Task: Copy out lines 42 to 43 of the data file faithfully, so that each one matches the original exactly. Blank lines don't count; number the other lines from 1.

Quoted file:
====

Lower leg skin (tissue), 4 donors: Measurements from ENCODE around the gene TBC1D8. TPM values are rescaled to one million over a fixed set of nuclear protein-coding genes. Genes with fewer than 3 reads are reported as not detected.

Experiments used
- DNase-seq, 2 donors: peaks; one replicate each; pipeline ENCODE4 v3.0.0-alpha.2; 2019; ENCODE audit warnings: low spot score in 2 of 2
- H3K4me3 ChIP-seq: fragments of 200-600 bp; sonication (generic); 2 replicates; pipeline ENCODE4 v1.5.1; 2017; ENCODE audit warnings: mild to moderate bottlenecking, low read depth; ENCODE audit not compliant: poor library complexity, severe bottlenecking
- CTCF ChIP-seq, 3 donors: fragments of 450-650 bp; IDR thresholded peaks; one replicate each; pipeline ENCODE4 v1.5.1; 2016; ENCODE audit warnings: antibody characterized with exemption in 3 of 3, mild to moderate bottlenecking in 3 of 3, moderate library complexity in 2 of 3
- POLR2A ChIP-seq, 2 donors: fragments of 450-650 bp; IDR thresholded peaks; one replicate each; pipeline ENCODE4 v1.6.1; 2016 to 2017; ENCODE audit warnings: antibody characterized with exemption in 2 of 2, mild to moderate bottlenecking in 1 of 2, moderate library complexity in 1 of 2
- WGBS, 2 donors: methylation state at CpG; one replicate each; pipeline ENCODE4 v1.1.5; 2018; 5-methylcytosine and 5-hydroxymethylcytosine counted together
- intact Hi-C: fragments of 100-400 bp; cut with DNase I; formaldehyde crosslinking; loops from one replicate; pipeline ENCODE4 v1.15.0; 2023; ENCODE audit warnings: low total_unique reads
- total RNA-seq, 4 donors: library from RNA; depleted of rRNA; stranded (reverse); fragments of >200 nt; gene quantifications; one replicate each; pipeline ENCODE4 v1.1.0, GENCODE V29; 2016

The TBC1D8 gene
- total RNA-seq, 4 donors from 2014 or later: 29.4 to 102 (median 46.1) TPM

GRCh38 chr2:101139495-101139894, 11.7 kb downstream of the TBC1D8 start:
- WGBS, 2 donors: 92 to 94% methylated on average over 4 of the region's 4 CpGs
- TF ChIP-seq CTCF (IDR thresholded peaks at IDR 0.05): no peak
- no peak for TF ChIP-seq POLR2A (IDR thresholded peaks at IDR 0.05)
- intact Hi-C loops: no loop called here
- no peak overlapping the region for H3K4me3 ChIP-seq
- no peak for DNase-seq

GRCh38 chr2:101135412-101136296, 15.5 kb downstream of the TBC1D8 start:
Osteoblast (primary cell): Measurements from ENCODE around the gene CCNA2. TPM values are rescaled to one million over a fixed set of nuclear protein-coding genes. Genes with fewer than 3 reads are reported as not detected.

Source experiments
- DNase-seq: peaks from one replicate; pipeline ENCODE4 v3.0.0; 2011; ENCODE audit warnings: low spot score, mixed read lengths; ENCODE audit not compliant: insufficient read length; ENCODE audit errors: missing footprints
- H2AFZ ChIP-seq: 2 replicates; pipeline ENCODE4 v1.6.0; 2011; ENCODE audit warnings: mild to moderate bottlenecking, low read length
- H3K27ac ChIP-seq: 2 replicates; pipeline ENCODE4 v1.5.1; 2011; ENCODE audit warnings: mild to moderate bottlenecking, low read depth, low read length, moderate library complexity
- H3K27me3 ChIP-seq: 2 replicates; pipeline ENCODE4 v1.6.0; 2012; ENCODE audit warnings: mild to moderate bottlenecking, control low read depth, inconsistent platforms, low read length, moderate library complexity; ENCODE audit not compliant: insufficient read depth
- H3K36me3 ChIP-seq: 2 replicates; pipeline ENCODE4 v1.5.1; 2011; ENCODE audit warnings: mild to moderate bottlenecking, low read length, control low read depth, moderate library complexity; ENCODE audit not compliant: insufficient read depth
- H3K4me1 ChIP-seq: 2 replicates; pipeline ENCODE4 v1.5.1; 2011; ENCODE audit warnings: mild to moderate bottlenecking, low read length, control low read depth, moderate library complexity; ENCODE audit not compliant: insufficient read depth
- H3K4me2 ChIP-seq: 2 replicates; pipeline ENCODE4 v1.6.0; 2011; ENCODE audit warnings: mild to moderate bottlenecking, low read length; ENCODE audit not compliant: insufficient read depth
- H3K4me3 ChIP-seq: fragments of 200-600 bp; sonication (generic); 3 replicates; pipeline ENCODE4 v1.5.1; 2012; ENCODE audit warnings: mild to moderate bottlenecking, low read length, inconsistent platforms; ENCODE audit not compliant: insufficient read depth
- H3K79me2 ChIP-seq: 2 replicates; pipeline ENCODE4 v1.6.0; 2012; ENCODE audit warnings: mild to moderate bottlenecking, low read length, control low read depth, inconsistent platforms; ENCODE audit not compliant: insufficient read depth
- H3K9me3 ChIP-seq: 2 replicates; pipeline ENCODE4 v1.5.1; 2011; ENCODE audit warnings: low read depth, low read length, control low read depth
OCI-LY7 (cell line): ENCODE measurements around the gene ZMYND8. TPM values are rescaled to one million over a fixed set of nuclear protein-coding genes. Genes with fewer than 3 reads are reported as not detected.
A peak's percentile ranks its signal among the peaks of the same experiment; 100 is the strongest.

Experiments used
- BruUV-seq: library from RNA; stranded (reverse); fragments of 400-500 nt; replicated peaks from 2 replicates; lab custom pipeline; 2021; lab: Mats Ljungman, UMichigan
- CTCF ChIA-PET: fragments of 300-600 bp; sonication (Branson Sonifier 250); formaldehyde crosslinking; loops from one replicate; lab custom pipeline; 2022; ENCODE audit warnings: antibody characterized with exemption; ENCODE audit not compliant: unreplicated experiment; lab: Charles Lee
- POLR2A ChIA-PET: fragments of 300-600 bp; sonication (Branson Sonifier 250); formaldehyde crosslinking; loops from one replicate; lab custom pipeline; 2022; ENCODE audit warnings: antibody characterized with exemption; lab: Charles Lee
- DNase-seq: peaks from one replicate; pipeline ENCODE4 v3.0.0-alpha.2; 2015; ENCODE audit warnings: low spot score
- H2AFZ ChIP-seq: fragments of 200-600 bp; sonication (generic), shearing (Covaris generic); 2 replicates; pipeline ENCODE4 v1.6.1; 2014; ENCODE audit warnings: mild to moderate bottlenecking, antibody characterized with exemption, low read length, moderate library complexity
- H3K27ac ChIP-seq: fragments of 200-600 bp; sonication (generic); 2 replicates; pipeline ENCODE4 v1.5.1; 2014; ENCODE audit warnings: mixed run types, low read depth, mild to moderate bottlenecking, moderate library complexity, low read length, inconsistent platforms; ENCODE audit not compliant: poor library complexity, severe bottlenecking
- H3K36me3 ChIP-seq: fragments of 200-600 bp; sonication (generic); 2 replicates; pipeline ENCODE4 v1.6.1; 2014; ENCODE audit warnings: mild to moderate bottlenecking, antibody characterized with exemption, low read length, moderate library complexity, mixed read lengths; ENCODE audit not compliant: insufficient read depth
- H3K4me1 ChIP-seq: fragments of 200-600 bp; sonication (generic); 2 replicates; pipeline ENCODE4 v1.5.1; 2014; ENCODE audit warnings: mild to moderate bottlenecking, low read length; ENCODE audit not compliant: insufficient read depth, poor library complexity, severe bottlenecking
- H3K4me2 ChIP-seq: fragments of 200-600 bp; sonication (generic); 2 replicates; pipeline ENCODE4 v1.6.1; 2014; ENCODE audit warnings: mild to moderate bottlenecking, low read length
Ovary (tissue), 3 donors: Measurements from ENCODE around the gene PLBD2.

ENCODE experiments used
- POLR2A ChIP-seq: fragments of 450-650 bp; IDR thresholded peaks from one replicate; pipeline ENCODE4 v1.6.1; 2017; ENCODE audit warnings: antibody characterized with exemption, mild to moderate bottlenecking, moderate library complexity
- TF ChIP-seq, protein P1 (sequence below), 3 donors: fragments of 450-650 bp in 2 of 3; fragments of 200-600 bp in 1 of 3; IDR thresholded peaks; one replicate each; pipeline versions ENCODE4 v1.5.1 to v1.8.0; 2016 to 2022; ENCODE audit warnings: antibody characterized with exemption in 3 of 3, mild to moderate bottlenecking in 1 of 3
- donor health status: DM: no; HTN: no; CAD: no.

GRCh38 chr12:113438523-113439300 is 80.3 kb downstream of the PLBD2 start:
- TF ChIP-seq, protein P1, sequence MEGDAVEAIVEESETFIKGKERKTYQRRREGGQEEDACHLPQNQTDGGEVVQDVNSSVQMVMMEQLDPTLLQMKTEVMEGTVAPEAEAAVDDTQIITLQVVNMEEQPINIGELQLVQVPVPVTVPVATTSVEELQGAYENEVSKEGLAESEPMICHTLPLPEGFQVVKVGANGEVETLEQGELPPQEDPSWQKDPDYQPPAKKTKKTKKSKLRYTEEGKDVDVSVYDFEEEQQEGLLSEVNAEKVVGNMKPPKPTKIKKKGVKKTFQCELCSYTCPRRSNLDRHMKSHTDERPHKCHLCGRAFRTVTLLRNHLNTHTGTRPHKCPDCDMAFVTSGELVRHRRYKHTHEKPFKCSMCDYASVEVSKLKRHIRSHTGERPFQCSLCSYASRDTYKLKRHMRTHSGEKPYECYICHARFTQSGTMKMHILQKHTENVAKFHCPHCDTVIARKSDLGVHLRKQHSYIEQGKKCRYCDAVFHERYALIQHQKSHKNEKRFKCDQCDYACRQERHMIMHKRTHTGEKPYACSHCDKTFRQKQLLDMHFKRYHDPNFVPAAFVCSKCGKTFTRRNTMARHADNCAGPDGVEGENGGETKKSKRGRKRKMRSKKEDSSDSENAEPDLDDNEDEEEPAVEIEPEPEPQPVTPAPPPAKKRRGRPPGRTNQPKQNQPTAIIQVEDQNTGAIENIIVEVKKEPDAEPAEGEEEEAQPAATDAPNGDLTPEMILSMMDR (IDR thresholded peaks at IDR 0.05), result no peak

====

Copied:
- H3K4me1 ChIP-seq: fragments of 200-600 bp; sonication (generic); 2 replicates; pipeline ENCODE4 v1.5.1; 2014; ENCODE audit warnings: mild to moderate bottlenecking, low read length; ENCODE audit not compliant: insufficient read depth, poor library complexity, severe bottlenecking
- H3K4me2 ChIP-seq: fragments of 200-600 bp; sonication (generic); 2 replicates; pipeline ENCODE4 v1.6.1; 2014; ENCODE audit warnings: mild to moderate bottlenecking, low read length